The partner of Gillian Astbury, who died after slipping into a diabetic coma at the scandal-hit Stafford Hospital in 2007, told ITV News the criminal investigation into her death "has been a long-time coming".
Ron Street said what happened at the hospital was due to "several years of complacent mismanagement":
Campaign group Cure the NHS has commented on the news that the Health and Safety Executive has launched a criminal investigation into the death of a woman at scandal-hit Stafford Hospital.
Cure the NHS welcomes the announcement of a formalinvestigation into the tragic death of Gillian Astbury but we note that it hastaken six years for this to happen.
Gillian's death after nurses failed to ensure shehad vital insulin medication serves as a tragic reminder of the appalling caremany patients and their families were forced to endure...
To this day many members of Cure the NHS are saddened at the failures of the wider system to act in the interests of patients. The West Midlands SHA took no action on Ms Astbury's death between 2007 and 2010 and her incident was one of thousands left open and not properly investigated.
"Ms Astbury's death was reported as a serious untoward incident at the time and a full investigation into her care and treatment was carried out. The recommendations from that investigation were implemented.
"Actions included raising staff awareness about the care of diabetic patients and improving the information and system for nurse handovers."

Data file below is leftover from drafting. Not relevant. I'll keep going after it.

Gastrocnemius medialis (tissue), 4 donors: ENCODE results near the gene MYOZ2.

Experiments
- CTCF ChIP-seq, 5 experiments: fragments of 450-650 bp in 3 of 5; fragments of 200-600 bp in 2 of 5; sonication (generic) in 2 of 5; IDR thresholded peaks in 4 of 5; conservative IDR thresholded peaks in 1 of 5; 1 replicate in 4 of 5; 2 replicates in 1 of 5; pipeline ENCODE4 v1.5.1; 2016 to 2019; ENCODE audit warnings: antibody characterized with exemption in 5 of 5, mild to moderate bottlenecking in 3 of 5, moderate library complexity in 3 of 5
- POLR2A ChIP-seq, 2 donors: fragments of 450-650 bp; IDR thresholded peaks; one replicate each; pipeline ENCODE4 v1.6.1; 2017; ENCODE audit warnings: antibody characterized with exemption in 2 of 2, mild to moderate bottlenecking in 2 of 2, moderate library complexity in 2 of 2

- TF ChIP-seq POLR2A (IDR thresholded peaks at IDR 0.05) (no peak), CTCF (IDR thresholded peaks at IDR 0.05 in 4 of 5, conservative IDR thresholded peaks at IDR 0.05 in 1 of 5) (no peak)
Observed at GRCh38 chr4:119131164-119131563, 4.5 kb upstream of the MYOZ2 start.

Ms Hendry added: "In 2010 we reviewed Ms Astbury's dreadful care and, as a result, disciplinary action was taken."We will, of course, co-operate fully with the Health and Safety Executive's investigation."
An Health and Safety Executive (HSE) spokesman said:
Following legal advice, HSE deferred a decision to pursue the investigation into Gillian Astbury's death until the conclusion of the public inquiry, chaired by Robert Francis QC, into Mid Staffordshire NHS Foundation Trust.
We can now confirm that our inspectors have today formally started an investigation.
Our focus will be on establishing whether there is evidence of the employer (the Trust) or individuals failing to comply with their responsibilities under the Health and Safety at Work Act.
The report by Mr Francis highlighted "appalling and unnecessary suffering of hundreds of people" at the Trust between 2005 and 2009.
As many as 1,200 patients may have died needlessly after they were "routinely neglected" at the hospital.
Many were left lying in their own urine and excrement for days, forced to drink water from vases or given the wrong medication.